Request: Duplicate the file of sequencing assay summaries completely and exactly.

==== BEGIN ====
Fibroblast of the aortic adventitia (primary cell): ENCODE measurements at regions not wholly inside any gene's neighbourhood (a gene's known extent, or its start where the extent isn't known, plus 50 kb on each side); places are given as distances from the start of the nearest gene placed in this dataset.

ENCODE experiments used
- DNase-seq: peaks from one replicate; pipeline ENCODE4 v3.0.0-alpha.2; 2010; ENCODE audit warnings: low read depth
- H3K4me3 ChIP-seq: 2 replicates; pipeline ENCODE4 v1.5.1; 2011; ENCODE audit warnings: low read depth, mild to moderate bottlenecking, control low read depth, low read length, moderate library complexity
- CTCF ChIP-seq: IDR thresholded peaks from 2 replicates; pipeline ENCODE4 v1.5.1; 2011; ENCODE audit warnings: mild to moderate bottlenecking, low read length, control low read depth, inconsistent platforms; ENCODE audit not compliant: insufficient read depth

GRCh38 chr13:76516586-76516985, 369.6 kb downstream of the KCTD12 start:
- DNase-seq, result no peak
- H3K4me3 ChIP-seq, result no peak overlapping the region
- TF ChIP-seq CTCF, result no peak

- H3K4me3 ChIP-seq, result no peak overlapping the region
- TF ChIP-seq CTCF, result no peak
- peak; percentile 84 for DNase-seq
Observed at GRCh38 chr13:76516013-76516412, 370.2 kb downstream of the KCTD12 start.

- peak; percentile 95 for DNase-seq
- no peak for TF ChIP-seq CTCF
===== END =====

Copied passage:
Fibroblast of the aortic adventitia (primary cell): ENCODE measurements at regions not wholly inside any gene's neighbourhood (a gene's known extent, or its start where the extent isn't known, plus 50 kb on each side); places are given as distances from the start of the nearest gene placed in this dataset.

ENCODE experiments used
- DNase-seq: peaks from one replicate; pipeline ENCODE4 v3.0.0-alpha.2; 2010; ENCODE audit warnings: low read depth
- H3K4me3 ChIP-seq: 2 replicates; pipeline ENCODE4 v1.5.1; 2011; ENCODE audit warnings: low read depth, mild to moderate bottlenecking, control low read depth, low read length, moderate library complexity
- CTCF ChIP-seq: IDR thresholded peaks from 2 replicates; pipeline ENCODE4 v1.5.1; 2011; ENCODE audit warnings: mild to moderate bottlenecking, low read length, control low read depth, inconsistent platforms; ENCODE audit not compliant: insufficient read depth

GRCh38 chr13:76516586-76516985, 369.6 kb downstream of the KCTD12 start:
- DNase-seq, result no peak
- H3K4me3 ChIP-seq, result no peak overlapping the region
- TF ChIP-seq CTCF, result no peak

- H3K4me3 ChIP-seq, result no peak overlapping the region
- TF ChIP-seq CTCF, result no peak
- peak; percentile 84 for DNase-seq
Observed at GRCh38 chr13:76516013-76516412, 370.2 kb downstream of the KCTD12 start.

- peak; percentile 95 for DNase-seq
- no peak for TF ChIP-seq CTCF